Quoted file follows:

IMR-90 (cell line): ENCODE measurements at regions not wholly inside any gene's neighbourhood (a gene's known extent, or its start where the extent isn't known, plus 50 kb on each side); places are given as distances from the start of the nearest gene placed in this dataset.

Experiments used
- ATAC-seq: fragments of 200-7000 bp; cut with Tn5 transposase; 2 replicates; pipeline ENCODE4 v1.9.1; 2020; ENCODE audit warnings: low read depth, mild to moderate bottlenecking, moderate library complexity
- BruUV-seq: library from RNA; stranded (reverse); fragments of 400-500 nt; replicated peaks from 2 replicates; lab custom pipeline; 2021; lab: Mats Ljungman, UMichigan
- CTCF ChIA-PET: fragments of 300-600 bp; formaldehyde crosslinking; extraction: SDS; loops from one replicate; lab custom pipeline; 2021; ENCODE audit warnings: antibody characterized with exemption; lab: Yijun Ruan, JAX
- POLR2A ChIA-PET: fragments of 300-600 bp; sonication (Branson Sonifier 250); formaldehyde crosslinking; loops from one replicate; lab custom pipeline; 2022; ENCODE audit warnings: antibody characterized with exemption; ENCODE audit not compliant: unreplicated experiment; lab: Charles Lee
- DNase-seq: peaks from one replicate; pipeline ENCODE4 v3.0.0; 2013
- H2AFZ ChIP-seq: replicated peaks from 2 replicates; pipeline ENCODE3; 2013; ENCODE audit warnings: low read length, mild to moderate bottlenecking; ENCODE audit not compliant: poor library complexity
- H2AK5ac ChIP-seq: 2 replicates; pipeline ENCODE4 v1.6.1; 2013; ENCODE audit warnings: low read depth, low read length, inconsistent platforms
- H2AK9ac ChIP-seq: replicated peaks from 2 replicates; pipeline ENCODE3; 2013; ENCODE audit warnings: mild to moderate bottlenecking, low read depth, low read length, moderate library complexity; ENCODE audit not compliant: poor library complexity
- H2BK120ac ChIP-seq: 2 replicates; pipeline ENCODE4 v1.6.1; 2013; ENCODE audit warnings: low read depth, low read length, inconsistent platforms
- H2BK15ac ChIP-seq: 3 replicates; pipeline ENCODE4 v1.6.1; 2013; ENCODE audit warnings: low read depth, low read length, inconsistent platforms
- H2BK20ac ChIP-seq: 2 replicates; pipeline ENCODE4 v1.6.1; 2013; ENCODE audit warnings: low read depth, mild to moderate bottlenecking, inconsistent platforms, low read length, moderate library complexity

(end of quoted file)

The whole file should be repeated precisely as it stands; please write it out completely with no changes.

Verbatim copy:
IMR-90 (cell line): ENCODE measurements at regions not wholly inside any gene's neighbourhood (a gene's known extent, or its start where the extent isn't known, plus 50 kb on each side); places are given as distances from the start of the nearest gene placed in this dataset.

Experiments used
- ATAC-seq: fragments of 200-7000 bp; cut with Tn5 transposase; 2 replicates; pipeline ENCODE4 v1.9.1; 2020; ENCODE audit warnings: low read depth, mild to moderate bottlenecking, moderate library complexity
- BruUV-seq: library from RNA; stranded (reverse); fragments of 400-500 nt; replicated peaks from 2 replicates; lab custom pipeline; 2021; lab: Mats Ljungman, UMichigan
- CTCF ChIA-PET: fragments of 300-600 bp; formaldehyde crosslinking; extraction: SDS; loops from one replicate; lab custom pipeline; 2021; ENCODE audit warnings: antibody characterized with exemption; lab: Yijun Ruan, JAX
- POLR2A ChIA-PET: fragments of 300-600 bp; sonication (Branson Sonifier 250); formaldehyde crosslinking; loops from one replicate; lab custom pipeline; 2022; ENCODE audit warnings: antibody characterized with exemption; ENCODE audit not compliant: unreplicated experiment; lab: Charles Lee
- DNase-seq: peaks from one replicate; pipeline ENCODE4 v3.0.0; 2013
- H2AFZ ChIP-seq: replicated peaks from 2 replicates; pipeline ENCODE3; 2013; ENCODE audit warnings: low read length, mild to moderate bottlenecking; ENCODE audit not compliant: poor library complexity
- H2AK5ac ChIP-seq: 2 replicates; pipeline ENCODE4 v1.6.1; 2013; ENCODE audit warnings: low read depth, low read length, inconsistent platforms
- H2AK9ac ChIP-seq: replicated peaks from 2 replicates; pipeline ENCODE3; 2013; ENCODE audit warnings: mild to moderate bottlenecking, low read depth, low read length, moderate library complexity; ENCODE audit not compliant: poor library complexity
- H2BK120ac ChIP-seq: 2 replicates; pipeline ENCODE4 v1.6.1; 2013; ENCODE audit warnings: low read depth, low read length, inconsistent platforms
- H2BK15ac ChIP-seq: 3 replicates; pipeline ENCODE4 v1.6.1; 2013; ENCODE audit warnings: low read depth, low read length, inconsistent platforms
- H2BK20ac ChIP-seq: 2 replicates; pipeline ENCODE4 v1.6.1; 2013; ENCODE audit warnings: low read depth, mild to moderate bottlenecking, inconsistent platforms, low read length, moderate library complexity